The Tate Britain website allows users to “create” and name their own art collections from among the online art works the museum has on display. Users are invited to compile their own personalized collections, which are then displayed on the Tate website. Some clever Stuckist saboteur made proper use of this invite by uploading a sarcastic critique at the Tate’s expense. The Stuckist mischief has to do with the Tate purchasing for a hefty sum, an artwork from postmodernist artist Chris Ofili. The controversy lies in the fact that Ofili is also a trustee of the Tate, and at the time of the Tate’s acquisition of his art work - was urging other professional artists to donate their works to the museum for free.
Alluding to the controversy surrounding the Tate, the Stuckist prankster name a satirical collection, The Expensive Work of a Serving Trustee Collection, and left the following question as a caption; “Which of the 6 is the expensive work bought from serving Tate trustee Chris Ofili while he was urging other artists to donate their work to the Tate?” The mocking question is accompanied by six images from the Tate collection - five of them classic oil paintings by renowned masters, and one excrement covered painting by Chris Ofili. I wonder how long it will be before the Tate notices and removes the offending Stuckist gag. If you’re quick you may get to see the stunt before the censors take it down!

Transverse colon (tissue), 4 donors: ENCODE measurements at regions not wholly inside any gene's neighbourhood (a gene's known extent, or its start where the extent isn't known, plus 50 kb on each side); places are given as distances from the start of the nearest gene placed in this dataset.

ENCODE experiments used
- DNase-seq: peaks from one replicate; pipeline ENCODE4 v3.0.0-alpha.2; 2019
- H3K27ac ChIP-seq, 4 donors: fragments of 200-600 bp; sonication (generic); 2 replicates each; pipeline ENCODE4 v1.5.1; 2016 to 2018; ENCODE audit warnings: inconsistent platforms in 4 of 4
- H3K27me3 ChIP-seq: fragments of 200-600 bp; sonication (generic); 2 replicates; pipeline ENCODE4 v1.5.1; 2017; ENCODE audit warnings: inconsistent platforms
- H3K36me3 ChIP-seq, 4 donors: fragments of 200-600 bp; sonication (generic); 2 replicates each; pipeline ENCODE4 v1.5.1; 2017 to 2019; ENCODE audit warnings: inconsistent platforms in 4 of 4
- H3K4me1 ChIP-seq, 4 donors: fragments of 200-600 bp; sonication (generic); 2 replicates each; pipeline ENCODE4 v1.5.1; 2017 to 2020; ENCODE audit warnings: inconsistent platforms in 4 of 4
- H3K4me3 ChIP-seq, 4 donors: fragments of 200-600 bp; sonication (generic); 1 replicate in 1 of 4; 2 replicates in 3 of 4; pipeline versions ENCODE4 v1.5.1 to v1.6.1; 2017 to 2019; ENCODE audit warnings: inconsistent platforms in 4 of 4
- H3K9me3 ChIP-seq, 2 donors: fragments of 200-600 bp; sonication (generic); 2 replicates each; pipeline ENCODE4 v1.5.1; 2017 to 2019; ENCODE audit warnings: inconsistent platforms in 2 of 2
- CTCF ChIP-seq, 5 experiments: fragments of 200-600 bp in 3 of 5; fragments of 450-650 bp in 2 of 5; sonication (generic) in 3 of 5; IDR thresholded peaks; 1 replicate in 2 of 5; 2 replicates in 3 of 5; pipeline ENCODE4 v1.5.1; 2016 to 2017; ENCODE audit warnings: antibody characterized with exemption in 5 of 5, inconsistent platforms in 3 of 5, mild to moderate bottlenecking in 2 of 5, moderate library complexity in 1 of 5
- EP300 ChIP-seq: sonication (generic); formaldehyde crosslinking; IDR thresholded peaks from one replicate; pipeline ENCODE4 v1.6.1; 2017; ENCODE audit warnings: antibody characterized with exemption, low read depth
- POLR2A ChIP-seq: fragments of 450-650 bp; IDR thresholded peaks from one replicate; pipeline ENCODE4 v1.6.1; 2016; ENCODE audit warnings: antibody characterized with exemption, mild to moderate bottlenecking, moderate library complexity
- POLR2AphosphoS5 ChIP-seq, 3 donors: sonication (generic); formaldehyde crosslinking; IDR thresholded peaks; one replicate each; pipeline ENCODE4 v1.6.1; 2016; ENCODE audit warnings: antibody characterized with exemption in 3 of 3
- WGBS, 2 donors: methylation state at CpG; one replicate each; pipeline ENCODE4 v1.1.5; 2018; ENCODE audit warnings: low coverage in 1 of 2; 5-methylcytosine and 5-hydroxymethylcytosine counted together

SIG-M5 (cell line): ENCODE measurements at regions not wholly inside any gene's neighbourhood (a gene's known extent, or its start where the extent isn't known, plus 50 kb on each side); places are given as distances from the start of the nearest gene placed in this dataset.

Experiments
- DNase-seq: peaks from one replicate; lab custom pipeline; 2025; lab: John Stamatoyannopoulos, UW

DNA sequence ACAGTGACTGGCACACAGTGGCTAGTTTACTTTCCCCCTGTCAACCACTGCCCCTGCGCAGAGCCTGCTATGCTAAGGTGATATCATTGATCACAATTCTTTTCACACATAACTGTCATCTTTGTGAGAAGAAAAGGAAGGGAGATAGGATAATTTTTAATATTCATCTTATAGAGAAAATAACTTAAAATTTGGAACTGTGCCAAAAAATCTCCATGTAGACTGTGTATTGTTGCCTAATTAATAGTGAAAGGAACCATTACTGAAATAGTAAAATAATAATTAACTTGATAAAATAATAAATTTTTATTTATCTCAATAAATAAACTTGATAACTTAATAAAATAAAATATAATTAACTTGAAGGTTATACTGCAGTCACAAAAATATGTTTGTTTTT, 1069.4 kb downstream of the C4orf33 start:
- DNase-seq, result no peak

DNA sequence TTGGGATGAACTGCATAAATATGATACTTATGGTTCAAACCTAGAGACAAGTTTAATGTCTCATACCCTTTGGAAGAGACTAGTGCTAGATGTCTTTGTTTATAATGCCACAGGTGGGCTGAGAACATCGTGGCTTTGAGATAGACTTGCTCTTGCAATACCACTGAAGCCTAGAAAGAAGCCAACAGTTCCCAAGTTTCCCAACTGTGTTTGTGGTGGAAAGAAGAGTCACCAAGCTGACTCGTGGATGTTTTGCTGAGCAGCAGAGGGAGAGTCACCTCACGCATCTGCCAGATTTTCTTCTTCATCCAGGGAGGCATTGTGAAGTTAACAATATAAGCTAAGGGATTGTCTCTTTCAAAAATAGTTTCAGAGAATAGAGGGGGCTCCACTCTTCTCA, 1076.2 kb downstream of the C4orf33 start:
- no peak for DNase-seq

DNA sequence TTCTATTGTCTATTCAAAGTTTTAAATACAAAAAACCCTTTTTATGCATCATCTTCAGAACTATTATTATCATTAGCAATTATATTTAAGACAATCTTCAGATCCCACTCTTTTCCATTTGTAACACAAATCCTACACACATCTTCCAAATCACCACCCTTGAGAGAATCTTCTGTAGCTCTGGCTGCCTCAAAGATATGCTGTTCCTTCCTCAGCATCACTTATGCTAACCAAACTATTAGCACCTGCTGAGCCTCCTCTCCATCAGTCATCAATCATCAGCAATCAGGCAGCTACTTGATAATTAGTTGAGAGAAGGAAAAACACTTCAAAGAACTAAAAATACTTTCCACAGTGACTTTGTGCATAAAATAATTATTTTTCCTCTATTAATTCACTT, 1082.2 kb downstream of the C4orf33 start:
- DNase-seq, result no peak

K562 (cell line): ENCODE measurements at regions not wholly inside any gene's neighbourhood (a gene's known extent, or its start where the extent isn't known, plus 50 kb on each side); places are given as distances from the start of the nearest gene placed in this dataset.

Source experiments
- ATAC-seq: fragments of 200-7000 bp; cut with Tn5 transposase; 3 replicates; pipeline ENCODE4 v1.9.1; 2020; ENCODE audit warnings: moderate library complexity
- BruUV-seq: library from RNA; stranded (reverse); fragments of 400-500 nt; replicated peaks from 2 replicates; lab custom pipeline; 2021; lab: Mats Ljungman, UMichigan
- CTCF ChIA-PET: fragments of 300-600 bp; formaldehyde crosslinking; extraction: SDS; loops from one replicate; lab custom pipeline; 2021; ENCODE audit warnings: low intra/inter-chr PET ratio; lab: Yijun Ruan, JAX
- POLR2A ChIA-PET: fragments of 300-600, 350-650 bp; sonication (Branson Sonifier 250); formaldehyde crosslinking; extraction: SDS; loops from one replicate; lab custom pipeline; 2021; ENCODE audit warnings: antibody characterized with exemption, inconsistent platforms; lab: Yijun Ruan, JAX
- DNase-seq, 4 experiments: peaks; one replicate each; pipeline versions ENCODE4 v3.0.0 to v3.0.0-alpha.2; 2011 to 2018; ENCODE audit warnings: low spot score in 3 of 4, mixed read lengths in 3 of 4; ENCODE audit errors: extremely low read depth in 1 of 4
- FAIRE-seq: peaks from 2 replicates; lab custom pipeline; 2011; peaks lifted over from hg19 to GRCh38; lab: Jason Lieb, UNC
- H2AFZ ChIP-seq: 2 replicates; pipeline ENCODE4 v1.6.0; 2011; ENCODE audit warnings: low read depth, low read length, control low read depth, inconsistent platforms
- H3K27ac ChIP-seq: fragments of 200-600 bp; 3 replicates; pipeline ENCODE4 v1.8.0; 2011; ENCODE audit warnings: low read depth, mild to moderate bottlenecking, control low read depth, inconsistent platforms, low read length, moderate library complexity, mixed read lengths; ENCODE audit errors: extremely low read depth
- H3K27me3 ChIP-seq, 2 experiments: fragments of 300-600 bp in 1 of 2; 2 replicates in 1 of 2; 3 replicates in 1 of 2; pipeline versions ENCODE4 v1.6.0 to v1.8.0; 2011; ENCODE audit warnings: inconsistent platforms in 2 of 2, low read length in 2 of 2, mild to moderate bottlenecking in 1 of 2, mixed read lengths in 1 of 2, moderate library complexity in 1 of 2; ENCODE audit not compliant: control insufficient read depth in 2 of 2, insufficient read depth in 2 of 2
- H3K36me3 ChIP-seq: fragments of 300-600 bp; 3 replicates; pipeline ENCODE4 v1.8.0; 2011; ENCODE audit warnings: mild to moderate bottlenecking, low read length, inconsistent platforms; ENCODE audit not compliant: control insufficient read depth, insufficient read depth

Meanwhile, Charlotte Higgins, arts correspondent for The Guardian newspaper of London, wrote a September 12th article for the paper titled, Taking the Tate into the Future. After reading Higgin’s piece the first thing that came to my mind was the chilling NO FUTURE refrain from a certain Sex Pistols song. A glowing account of the Tate Modern’s sorry current direction, the article was full of praise for its present director, Sir Nicholas Serota - referred to as “the undisputed titan of British art.” It should go without saying the story did not mention the Chris Ofili debacle.
Higgins mentions that Serota “plans a radical unseating of painting and sculpture from the positions as the ‘king and queen’ of art,” and quotes the director as saying the Tate will be remade to present “graphics, film, photography and performance.” Frankly I’m troubled by Serota’s ideas concerning what an art museum should be. Higgins quotes him as saying “Artists are reflecting on the culture around them - club culture, or whatever it is - and the institution needs to reflect that in the way it shows, presents and buys art.” Excuse me but, the Ofili affair was enough of an outrage, a shady example of how the Tate “buys” art. Now we are expected to accept a museum being filled with artifacts representing “club culture.” Supposedly this will make the Tate a living, relevant institution. Why not just pack up the art works, put them in storage, and open the Tate Rave? Considering how the museum is currently being run - that may not be such a bad idea.